One thing I have always appreciated in my fellow humans is honesty. That is also one thing you can always expect from me. It seems simple, but humans have made it far more complicated than it needs to be. If combined with kindness, honesty can solve a lot of our everyday problems. Miscommunication, assumptions about what other people are thinking or about what their motives are, and fear of expressing our own feelings and intentions, probably accounts for three quarters of the problems we have in relationships; relationships with partners, friends, and work colleagues to name a few.
Not everyone wants to hear the truth. In fact, I’ve found that a lot of people really prefer denial. I don’t discredit their coping mechanisms. I too have used denial, in the past, out of the need to simply survive another day in an experience that was painful at best, and life altering at worst. Yet, there comes a point in our lives when we each must face the truth; about ourselves and about those around us. If we are to grow, if we are to evolve, if we are to find real happiness and satisfaction in our lives, than we must face the truth. This is scary. Truth and change are hard, but often very necessary.
My very best friends, those I surround myself with and call my family of choice, have always been “big mouths!” And I say this with the highest of praise because I too, am a big mouth! We are loud, we are opinionated but mostly we are honest! My best friends will call me out on my crap without a moment’s hesitation. They will look at my life choices and say “what the hell are you doing?” They do this because they love me and know that I want and treasure their honesty. They do this because they know that it is safe to be honest with me. Even when I don’t like the message I will still love the messenger. They also know that I will be honest right back at them. I never have to guess what they are thinking or what their motives are. This is a precious gift.
One area where honesty is most often lacking is politics. In fact, I think even the most sincere politicians, those with the very purest of intentions; have a hard time always being honest. It isn’t that they don’t want to be honest, it is that if they always say what they really feel they are going to offend at least some voters. So they walk a fine line between wanting to be elected so that they can actually serve their communities and being completely honest in everything they say. I’m not saying they lie, (although clearly some do). I’m saying sometimes they may feel that they have to avoid the truth because the conversation is one that many folks don’t want to hear. It takes a certain personality, someone with patience, who can be calm under fire. It takes someone who can combine honesty with kindness, and often with tact. It takes someone who can put their own emotions and feelings aside and do what is best for the people who elected them.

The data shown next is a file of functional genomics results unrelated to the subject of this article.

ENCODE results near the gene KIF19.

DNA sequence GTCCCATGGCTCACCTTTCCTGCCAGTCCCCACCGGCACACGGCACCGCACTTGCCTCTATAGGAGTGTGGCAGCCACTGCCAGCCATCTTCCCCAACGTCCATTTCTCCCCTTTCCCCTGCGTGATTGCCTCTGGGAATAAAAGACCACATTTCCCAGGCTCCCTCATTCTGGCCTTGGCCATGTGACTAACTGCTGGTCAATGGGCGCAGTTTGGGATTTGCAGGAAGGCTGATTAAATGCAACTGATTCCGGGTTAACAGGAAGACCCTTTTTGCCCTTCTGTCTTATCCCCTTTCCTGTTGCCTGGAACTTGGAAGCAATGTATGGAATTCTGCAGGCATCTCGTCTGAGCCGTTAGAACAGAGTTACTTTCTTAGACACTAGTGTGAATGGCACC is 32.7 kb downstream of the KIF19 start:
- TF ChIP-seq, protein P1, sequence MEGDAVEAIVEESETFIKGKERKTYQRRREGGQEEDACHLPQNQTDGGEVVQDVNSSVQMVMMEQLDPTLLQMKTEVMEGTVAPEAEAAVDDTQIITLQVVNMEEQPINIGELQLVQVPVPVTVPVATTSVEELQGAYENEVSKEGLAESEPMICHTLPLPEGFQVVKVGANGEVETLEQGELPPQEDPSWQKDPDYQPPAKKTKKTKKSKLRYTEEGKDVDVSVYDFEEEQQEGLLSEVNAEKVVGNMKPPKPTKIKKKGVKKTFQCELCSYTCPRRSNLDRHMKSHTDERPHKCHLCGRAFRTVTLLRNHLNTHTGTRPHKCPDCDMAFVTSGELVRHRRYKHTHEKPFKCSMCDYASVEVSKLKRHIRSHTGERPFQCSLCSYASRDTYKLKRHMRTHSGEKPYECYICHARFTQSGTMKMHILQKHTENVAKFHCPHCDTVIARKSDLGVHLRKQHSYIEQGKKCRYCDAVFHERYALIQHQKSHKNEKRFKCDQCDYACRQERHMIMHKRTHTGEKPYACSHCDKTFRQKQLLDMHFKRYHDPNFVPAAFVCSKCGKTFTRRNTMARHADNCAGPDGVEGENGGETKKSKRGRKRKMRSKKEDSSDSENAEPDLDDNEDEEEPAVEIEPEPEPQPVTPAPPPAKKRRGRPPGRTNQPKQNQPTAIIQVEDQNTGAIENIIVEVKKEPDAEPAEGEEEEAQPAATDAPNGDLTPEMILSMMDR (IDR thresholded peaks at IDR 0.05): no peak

This is why I will never go into politics. I have a “gift” for being the person to say what everyone else in the room is thinking but is afraid to say. Not everyone counts that as a gift. It takes courage to face the truth, but it is necessary if we are ever going to have real growth and real change, that someone speaks it. Of course we must also account for the fact that my truth and your truth may not be one in the same and we need to be respectful of that. That is hard to do sometimes. For instance, when reading that a Virginia lawmaker publically announced his opinion that handicapped children are a punishment from God, I have a very hard time being respectful of his beliefs. In fact, I’d have a very hard time not slapping him if we met face to face. So, thankfully or regretfully, I will not be running for office, ever.
There are people, however, who can handle that pressure, who can respond in almost any situation with calm and logic and kindness. It is their gift. One of those people is a long-time friend of mine, John Schneck. (Yes, this is the unpaid political advertisement portion of this blog). I met John and his wife Mary when our daughters first became friends in elementary school! In the many years that followed, we have been there for each other through all of the good times, and the trying times, that raising a family involves. I have watched John remain calm, cool and collected through all that two teenage daughters threw at him. I’ve watched him work hard and make difficult decisions during trying economic times! I watched him handle a diagnosis of cancer, and all the courage it entailed to survive, with dignity and grace. I have watched him and his wife donate their time and energy to countless causes in Bangor because they care so much for the community they have made their home. I have spent hours with both of them, discussing and debating political issues and I am always surprised at how much he knows and how much time he has spent researching issues! Most importantly, I know I can count on him to be honest, with me as a friend, and with you as a representative, even when being honest may hard or unpopular.
In my life, those are exactly the people I’ve chosen to surround myself with. They don’t need to popular, or pretty or wealthy. They just need to be real people. They just need to be honest, with themselves and with me. There comes a point in each of our lives where we must face the truth in order to grow and change. The same can be said for our state and for our city. Maine has faced a lot of truth lately and change is happening. I am amazed at the courage and honesty I see in some of our best city councilors and state representatives! Real, good, decent people do exist, right here, in Bangor and some of them are even politicians. I’m proud to call many of them my friends and proud to vote for them when the time comes!
And if and when they do mess up, they can count on me to mention it, in the most honest and well-intentioned way. Because after all, we all have our gifts!